Adams and Clay favored a strong federal government which aided internal improvements.  Jackson favored limited government and States rights.  Except that he opposed secession and nullification, and as President would make that very point in no uncertain terms.  Crawford was an old time Jeffersonian Republican and was a rallying point for people who shared those ideas.

          The election’s popular vote count was won by Jackson who had a clear majority.  But in the electoral vote while Jackson had the most votes, he did not have a majority, and the election was thrown into the House of Representatives.

          By this point in our history, congress had passed the 12th Amendment to the Constitution.  This provided for separate votes by the Electoral College for President and Vice President, and that only the top three candidates in the Electoral College would be considered by the House.  This left out Clay; however, as a former Speaker, he had great influence in the House and would be a king maker.  He promptly began negotiating to see who would appoint him Secretary of State, at that time the traditional stepping stone to the Presidency.

          The Adams’ people bit and accepted Clay’s terms.  Accordingly Clay spoke to his supporters who voted for Adams who in turn was elected on the first ballot.

          Jackson and his followers charged a “corrupt bargain” had been made.  This destroyed Adams’ Presidency.  He was never popular with the people, and his programs had no support in Congress.  In addition, his son, George, a troubled young man, committed suicide.  Clay by accepting the post of Secretary of State killed forever his chances of becoming President.  Also the followers of Adams and Clay prior to Election Day, began to circulate false rumors about the legality of Andrew and Rachel Jackson’s marriage.  This would not get Rachel’s attention for four more years, but then it would have a devastating effect.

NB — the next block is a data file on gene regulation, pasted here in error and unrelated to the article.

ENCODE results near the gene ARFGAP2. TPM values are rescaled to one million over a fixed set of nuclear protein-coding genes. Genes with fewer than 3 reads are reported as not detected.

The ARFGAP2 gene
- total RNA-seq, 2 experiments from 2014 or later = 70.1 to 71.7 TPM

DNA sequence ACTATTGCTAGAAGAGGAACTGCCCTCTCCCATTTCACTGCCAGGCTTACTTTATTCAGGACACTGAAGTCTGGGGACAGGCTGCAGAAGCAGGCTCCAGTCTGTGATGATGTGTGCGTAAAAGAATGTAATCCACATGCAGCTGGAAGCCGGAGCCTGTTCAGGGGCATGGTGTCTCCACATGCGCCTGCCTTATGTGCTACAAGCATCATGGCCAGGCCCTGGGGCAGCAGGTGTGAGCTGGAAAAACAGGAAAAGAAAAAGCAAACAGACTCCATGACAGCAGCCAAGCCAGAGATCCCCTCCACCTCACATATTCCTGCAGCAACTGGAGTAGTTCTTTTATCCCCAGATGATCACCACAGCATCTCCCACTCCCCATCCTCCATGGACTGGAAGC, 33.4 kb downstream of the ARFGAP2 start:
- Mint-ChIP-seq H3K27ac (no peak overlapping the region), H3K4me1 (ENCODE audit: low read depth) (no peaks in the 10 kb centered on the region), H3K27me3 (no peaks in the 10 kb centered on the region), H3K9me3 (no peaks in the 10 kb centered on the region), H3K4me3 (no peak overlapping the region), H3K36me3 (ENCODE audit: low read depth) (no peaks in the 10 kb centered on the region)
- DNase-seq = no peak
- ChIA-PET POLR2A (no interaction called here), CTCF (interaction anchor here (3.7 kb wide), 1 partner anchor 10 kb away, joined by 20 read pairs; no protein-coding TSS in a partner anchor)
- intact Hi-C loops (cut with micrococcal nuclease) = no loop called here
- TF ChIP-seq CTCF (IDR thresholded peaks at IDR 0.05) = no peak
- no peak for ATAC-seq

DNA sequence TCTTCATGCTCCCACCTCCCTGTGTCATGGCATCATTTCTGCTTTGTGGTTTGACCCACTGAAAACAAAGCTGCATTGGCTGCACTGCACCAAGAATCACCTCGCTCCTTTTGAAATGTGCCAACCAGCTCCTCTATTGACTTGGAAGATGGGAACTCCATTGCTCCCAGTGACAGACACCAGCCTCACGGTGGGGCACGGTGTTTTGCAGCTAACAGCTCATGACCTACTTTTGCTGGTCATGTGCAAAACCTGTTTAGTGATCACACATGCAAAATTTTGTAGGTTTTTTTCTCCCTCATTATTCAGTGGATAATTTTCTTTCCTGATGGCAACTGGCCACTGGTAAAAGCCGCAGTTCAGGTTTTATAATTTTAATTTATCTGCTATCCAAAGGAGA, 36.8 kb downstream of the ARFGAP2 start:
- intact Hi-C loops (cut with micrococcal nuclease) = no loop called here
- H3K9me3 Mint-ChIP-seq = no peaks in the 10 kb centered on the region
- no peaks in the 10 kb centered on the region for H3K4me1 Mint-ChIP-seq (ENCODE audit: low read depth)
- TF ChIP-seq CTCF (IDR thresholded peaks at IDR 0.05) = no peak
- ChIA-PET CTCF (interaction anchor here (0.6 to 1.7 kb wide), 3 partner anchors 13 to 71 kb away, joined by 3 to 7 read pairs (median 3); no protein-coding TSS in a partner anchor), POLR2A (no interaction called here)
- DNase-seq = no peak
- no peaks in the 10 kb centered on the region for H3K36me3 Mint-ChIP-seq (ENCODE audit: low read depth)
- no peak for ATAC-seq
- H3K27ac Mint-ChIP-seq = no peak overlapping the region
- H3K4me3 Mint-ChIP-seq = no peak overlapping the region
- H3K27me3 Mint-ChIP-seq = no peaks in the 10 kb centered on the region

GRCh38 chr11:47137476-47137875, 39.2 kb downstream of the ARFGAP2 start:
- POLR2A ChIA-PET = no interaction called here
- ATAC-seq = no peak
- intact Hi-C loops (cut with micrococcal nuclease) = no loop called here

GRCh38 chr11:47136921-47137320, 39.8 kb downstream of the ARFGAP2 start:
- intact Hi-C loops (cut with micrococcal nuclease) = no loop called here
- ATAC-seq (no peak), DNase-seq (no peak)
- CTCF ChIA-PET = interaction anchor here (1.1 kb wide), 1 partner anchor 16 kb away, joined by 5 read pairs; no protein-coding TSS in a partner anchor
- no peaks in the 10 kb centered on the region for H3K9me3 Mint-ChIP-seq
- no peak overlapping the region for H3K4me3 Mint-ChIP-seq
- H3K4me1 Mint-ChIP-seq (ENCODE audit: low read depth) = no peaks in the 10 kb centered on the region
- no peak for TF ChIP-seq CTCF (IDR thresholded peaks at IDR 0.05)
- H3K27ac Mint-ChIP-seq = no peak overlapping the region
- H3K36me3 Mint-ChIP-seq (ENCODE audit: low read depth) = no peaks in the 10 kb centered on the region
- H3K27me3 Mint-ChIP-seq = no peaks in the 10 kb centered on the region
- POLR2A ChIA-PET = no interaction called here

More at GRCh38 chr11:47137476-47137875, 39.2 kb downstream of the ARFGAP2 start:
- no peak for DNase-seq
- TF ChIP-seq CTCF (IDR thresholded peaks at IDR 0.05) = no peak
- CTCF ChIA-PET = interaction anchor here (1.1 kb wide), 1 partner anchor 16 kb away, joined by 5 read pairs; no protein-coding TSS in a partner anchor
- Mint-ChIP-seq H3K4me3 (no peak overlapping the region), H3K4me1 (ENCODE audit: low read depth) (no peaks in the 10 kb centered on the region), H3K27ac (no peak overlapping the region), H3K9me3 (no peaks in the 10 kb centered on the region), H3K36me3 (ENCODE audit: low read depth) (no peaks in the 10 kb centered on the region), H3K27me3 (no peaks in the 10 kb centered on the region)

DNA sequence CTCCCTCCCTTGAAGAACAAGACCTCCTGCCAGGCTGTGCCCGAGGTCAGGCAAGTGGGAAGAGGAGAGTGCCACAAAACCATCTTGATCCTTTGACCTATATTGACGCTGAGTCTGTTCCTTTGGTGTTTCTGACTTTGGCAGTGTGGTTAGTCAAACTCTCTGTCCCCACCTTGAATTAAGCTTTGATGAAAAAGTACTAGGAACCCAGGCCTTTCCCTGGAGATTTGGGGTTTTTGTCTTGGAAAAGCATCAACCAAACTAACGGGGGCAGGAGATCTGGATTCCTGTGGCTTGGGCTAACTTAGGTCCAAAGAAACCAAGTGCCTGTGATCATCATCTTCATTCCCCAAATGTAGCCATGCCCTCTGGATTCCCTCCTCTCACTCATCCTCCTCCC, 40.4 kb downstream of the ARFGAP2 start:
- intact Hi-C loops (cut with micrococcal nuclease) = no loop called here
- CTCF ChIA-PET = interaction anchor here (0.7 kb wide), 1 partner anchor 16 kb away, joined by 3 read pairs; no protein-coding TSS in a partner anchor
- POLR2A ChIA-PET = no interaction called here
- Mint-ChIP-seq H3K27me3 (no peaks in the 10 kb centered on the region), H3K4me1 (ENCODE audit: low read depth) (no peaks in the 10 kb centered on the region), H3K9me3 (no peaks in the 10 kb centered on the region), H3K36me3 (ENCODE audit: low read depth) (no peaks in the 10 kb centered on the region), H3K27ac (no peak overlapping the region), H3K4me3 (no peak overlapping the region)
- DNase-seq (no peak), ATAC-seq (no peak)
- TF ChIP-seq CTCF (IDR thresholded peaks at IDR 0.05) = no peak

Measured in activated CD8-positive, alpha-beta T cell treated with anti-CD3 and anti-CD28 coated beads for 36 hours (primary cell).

The last campaign that I will mention is that of 1828.  No sooner was Adams elected President by the House, then the campaign of 1828 got started.  This time there were only two antagonists the incumbent president John Quincy Adams, and Andrew Jackson.

          Over the four years from 1824 to 1828, Jackson continued to work hard to build his political organization.  When the next election came his way, he was ready.

          There was a great deal of mud slinging.  Adams was accused of being corrupt.  The same questions were raised again about the Jackson’s marriage.  They had been told Rachel’s first husband, Lewis Robards, had divorced Rachel.  The Jacksons were then married only to learn the divorce was not final.  As soon as it was, the Jacksons had to repeat the wedding ceremony.

          Shortly after the election, Rachel went shopping for clothing.  She tired and went to rest in a relative’s office.  There she found a pamphlet defending her against charges of bigamy and adultery.  For the first time she realized the nature of the gossip about her.  Rachel went into a decline after this, and died from two heart attacks a month later.

          So we have seen how stressful the election process can be on the candidates and their families.

          In conclusion, let me say that politicians can be secretive, too.  It was said of Jackson’s successor, Martin Van Buren “that he rowed to his object with muffled oars.”


Ferling, John

          Adams vs. Jefferson:  The Tumultuous Election of 1800

          New York and London:  Oxford University Press, 2004.


Larson, Edward J.

          A Magnificent Catastrophe

          New York:  Free Press, 2007.


Remini, Robert V.

          Andrew Jackson and the Course of American Freedom

          New York:  Harper and Row, 1981


Remini, Robert V.

          Henry Clay Statesman for the Union

          New York:  W. W. Norton and Co., 1991.


Shepard, Jack

          The Adams Chronicles:  Four Generations of Greatness

          Boston:  Little Brown, 1975.